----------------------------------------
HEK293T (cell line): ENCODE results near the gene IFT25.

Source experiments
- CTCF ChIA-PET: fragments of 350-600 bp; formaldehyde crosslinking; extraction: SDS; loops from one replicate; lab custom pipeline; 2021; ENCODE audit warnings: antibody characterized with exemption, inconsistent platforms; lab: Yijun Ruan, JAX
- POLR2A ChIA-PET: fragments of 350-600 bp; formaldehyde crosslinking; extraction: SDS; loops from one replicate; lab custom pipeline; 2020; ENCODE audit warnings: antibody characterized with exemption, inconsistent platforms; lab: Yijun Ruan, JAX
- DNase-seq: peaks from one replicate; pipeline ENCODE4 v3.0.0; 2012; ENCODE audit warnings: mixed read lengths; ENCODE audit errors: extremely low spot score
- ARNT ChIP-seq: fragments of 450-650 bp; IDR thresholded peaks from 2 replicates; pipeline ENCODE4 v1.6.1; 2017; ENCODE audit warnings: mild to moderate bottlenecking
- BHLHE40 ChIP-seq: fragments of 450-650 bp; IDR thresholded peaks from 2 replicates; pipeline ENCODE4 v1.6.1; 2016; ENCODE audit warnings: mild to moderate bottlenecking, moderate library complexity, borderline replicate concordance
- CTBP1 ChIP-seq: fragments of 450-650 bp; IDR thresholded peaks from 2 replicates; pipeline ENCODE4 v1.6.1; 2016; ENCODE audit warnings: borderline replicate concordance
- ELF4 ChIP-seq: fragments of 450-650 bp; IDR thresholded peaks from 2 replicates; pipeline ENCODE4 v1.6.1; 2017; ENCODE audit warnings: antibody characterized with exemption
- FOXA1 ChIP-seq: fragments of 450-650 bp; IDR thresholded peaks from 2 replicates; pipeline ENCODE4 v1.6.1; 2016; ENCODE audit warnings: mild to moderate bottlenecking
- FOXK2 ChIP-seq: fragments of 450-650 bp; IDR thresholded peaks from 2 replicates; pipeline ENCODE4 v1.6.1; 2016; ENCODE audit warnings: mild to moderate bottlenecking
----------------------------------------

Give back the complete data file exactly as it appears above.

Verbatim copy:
HEK293T (cell line): ENCODE results near the gene IFT25.

Source experiments
- CTCF ChIA-PET: fragments of 350-600 bp; formaldehyde crosslinking; extraction: SDS; loops from one replicate; lab custom pipeline; 2021; ENCODE audit warnings: antibody characterized with exemption, inconsistent platforms; lab: Yijun Ruan, JAX
- POLR2A ChIA-PET: fragments of 350-600 bp; formaldehyde crosslinking; extraction: SDS; loops from one replicate; lab custom pipeline; 2020; ENCODE audit warnings: antibody characterized with exemption, inconsistent platforms; lab: Yijun Ruan, JAX
- DNase-seq: peaks from one replicate; pipeline ENCODE4 v3.0.0; 2012; ENCODE audit warnings: mixed read lengths; ENCODE audit errors: extremely low spot score
- ARNT ChIP-seq: fragments of 450-650 bp; IDR thresholded peaks from 2 replicates; pipeline ENCODE4 v1.6.1; 2017; ENCODE audit warnings: mild to moderate bottlenecking
- BHLHE40 ChIP-seq: fragments of 450-650 bp; IDR thresholded peaks from 2 replicates; pipeline ENCODE4 v1.6.1; 2016; ENCODE audit warnings: mild to moderate bottlenecking, moderate library complexity, borderline replicate concordance
- CTBP1 ChIP-seq: fragments of 450-650 bp; IDR thresholded peaks from 2 replicates; pipeline ENCODE4 v1.6.1; 2016; ENCODE audit warnings: borderline replicate concordance
- ELF4 ChIP-seq: fragments of 450-650 bp; IDR thresholded peaks from 2 replicates; pipeline ENCODE4 v1.6.1; 2017; ENCODE audit warnings: antibody characterized with exemption
- FOXA1 ChIP-seq: fragments of 450-650 bp; IDR thresholded peaks from 2 replicates; pipeline ENCODE4 v1.6.1; 2016; ENCODE audit warnings: mild to moderate bottlenecking
- FOXK2 ChIP-seq: fragments of 450-650 bp; IDR thresholded peaks from 2 replicates; pipeline ENCODE4 v1.6.1; 2016; ENCODE audit warnings: mild to moderate bottlenecking